Home>Campaigns>New Jersey law forced a father to disenfranchise the votes of his sons

The Passaic County Courthouse in Paterson, New Jersey. Photo by Ken Lund.

New Jersey law forced a father to disenfranchise the votes of his sons

Bearers aren’t told they’ve delivered too many ballots

By David Wildstein, May 28 2020 12:05 am

Five days before the Paterson municipal election, Shanki Jumhour went to the offices of the Passaic County Board of Elections to drop off his ballot.

He brought four others ballots with him – all members of his immediate family and all living at the same address.

Just three members of the family had their votes counted.  The other two were rejected.

As the bearer, Jumhour was limited under state law to carry just three ballots into the county office.

Passaic election officials say the attorney general’s office instructed them to accept the ballots, record the name and address of the bearer, and simply count the three on top of the pile.  Any leftover ballots beyond the first three should not be counted.

Nobody told Jumhour or other bearers that they had delivered too many ballots and that two of the votes would never be counted.

Hussein Jumhour, 27, said his father agreed to drop off his ballot at the county election office,  two miles away from their home.

He didn’t realize that move would lead to his disenfranchisement in the May 12 non-partisan election, or the vote of his 24-year-old brother, Alaa.

“If I knew that was the issue, I would have put it in the mail,” Jumhour told the New Jersey Globe.  “Or I would have brought it in myself.’

That effectively left a Board of Elections employee with the decision-making authority to pick which ballots would count and which would not.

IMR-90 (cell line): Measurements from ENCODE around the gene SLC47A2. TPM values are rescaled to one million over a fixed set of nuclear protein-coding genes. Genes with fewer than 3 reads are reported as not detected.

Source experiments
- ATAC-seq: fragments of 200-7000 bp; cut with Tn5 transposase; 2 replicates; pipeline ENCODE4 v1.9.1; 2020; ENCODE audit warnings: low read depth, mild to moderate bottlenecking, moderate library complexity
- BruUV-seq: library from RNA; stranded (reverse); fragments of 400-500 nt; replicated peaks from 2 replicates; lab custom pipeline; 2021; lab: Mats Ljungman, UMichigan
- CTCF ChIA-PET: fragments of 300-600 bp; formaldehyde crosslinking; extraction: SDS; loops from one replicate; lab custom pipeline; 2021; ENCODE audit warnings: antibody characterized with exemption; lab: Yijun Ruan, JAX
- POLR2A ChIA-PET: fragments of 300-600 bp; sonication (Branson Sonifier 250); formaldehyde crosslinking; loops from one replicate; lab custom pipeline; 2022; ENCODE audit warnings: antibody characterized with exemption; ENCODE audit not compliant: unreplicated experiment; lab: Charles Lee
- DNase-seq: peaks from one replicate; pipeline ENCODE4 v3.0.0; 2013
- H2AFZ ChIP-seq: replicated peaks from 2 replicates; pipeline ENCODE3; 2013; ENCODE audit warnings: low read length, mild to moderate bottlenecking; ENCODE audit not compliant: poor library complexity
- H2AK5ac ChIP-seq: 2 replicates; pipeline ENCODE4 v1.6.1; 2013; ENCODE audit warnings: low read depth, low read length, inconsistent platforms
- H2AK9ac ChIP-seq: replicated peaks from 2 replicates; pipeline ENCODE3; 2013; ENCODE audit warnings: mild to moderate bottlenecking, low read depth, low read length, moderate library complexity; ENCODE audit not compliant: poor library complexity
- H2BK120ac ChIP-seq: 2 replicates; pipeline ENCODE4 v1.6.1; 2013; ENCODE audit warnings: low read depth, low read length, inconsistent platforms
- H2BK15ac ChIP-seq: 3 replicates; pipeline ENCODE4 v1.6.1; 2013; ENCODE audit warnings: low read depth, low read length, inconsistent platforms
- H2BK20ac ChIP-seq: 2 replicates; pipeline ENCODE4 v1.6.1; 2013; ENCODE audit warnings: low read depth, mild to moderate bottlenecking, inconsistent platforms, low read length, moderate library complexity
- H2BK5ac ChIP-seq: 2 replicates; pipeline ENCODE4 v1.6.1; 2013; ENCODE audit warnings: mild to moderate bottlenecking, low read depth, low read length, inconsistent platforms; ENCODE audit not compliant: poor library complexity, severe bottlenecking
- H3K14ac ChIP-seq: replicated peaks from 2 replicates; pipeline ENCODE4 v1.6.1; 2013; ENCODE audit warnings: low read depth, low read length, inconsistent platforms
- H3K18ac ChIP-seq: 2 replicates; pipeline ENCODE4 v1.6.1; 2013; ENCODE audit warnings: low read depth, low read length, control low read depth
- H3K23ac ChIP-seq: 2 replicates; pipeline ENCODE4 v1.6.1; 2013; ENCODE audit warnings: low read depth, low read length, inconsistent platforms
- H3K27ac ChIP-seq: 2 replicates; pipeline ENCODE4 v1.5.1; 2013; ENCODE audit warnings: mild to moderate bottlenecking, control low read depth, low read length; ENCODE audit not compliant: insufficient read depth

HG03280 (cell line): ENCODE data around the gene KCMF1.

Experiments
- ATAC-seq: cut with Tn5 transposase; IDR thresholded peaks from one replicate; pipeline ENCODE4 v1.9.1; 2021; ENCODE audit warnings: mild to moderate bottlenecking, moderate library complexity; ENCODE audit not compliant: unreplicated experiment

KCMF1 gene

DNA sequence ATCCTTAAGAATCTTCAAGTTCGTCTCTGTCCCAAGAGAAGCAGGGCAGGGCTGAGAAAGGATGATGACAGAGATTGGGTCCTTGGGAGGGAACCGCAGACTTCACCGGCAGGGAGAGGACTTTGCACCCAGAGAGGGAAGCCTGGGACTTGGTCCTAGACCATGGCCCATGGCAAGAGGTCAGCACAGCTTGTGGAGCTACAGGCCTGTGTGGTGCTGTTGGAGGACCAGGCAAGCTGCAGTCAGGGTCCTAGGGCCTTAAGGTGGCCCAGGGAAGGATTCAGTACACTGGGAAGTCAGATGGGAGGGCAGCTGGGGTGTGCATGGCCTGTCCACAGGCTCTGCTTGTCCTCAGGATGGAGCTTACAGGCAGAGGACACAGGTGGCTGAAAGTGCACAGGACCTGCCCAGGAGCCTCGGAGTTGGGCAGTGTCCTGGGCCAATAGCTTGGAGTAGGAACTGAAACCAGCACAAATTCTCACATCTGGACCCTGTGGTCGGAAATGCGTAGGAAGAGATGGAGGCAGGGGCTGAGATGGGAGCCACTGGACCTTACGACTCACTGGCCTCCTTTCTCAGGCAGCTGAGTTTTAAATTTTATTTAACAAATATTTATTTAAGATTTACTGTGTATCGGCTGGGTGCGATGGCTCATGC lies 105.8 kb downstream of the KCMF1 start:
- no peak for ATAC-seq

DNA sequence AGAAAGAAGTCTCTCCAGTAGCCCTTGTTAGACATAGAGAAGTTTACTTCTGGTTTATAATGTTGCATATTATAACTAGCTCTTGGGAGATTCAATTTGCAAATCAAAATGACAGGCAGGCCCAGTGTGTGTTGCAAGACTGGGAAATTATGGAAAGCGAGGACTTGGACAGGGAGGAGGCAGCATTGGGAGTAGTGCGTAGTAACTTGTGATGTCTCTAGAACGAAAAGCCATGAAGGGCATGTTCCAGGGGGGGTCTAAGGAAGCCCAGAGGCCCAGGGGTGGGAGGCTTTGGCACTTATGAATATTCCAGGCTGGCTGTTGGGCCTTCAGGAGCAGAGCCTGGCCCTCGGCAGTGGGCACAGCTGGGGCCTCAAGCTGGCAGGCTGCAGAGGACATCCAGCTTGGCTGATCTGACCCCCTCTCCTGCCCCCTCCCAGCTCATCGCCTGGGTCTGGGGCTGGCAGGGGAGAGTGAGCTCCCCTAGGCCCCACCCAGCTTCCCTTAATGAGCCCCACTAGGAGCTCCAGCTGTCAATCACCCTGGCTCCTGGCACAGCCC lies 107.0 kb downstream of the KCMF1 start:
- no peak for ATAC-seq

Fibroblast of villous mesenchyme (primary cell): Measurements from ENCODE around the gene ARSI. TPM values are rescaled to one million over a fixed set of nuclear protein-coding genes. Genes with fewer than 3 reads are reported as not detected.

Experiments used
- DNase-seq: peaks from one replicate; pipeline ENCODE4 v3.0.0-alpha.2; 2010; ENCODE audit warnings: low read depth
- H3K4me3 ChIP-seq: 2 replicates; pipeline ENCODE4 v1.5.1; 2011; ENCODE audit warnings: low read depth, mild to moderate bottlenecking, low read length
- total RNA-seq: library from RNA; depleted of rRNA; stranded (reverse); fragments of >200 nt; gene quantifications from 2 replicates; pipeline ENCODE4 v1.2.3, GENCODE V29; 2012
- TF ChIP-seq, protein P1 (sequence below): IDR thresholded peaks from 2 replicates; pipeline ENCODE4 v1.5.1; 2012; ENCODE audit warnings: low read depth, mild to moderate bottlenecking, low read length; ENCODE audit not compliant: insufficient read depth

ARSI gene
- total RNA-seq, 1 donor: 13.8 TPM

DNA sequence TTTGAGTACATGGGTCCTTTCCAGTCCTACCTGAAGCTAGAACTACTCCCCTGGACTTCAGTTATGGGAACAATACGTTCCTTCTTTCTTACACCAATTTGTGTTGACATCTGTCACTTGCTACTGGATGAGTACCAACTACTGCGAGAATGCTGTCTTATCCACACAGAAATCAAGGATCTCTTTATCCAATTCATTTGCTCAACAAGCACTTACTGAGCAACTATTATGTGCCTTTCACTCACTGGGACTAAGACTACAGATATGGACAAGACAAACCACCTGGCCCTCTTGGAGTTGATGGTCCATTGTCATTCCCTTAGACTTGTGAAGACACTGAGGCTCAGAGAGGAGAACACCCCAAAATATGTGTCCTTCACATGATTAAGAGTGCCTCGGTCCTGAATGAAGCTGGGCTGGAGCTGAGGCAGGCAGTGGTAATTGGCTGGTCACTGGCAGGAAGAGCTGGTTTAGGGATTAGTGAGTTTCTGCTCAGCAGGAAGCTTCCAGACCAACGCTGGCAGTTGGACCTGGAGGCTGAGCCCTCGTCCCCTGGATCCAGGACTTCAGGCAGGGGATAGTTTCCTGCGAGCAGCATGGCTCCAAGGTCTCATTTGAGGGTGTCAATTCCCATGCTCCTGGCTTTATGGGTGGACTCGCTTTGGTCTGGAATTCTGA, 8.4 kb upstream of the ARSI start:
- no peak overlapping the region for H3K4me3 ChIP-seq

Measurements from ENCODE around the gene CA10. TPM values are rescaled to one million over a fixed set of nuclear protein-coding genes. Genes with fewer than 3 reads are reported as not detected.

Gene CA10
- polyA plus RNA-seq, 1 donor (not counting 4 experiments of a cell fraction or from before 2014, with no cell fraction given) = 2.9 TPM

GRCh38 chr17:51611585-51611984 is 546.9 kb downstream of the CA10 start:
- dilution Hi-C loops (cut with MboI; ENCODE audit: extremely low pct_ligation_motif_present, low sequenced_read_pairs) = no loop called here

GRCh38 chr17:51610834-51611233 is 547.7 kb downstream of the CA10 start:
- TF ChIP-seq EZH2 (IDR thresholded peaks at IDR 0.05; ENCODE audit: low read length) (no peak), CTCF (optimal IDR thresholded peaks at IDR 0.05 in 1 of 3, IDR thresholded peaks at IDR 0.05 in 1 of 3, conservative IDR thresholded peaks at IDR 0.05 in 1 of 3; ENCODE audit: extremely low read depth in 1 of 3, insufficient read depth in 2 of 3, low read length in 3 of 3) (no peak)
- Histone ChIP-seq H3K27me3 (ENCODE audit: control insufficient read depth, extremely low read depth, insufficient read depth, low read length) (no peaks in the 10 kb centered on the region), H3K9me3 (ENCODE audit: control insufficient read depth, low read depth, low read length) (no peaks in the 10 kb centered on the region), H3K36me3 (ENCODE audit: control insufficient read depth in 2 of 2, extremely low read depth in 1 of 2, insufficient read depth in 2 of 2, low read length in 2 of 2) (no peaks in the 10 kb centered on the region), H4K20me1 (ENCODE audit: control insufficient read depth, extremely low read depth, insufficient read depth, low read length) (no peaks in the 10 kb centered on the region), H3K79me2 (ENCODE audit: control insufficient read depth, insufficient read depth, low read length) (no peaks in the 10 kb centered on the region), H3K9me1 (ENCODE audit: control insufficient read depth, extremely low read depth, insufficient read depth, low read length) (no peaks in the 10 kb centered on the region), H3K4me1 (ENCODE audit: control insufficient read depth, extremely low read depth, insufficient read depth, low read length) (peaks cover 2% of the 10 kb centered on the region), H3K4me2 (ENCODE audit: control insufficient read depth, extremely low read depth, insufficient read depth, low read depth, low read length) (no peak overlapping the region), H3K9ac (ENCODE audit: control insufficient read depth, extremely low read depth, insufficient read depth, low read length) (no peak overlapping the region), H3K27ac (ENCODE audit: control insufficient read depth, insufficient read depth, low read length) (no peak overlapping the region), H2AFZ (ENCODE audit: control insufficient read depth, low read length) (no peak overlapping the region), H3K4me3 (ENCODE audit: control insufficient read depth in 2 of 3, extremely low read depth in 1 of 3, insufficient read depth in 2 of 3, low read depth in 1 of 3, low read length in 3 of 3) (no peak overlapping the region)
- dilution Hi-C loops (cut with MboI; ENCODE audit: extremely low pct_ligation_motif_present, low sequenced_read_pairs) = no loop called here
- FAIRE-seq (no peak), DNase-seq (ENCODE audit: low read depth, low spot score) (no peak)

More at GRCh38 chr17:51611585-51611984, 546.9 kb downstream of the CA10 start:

State Sen. Declan O’Scanlon (R-Little Silver), who sponsored legislation in 2015 that reduced the number of vote-by-mail ballots delivered by a bearer from ten to three, said the legislature never intended for a Board of Elections staff to make a determination about which voters would count and which would not.

“Nobody should be deciding if votes should count,” O’Scanlon said.  “That’s insane.”

O’Scanlon was serving in the State Assembly when he joined State Sen. James Whelan (D-Atlantic City) in writing a law that would prevent anyone from manipulating the voting process.

“We were afraid.  We heard stories of ballots being collected that weren’t filled out,” O’Scanlon told the Globe.

Whelan’s push for limits on ballot bearers came from his experience in Atlantic City, where former council president Craig Callaway had been at the center of election disputes involving vote-by-mail and messenger ballots.

According to O’Scanlon, the legislature’s goal was to prevent voter fraud and not stop a family member from dropping off ballots.

In another part of Paterson, longtime third ward councilman William McKoy filed for a recount on Friday after losing re-election by 254 votes to Alex Mendez, a former at-large councilman.

McKoy’s attorney, Scott Salmon, alleged in court documents that  “a significant number of ballots were unlawfully obtained and/or harvested, such that the true results of the Election are uncertain.”

Included in that number were close to 900 ballots that appear to have been mailed in bulk from three individual mailboxes, including more than 300 rubber-banded together form a mailbox in neighboring Haledon.

Passaic County Board of Elections Chairman John Currie, who also chairs the state and county Democratic parties, said on election day that the Federal Bureau of Investigation was on-site investigating the Paterson balloting.  Currie was on a live-stream broadcast of the count and made his comments to other election officials.

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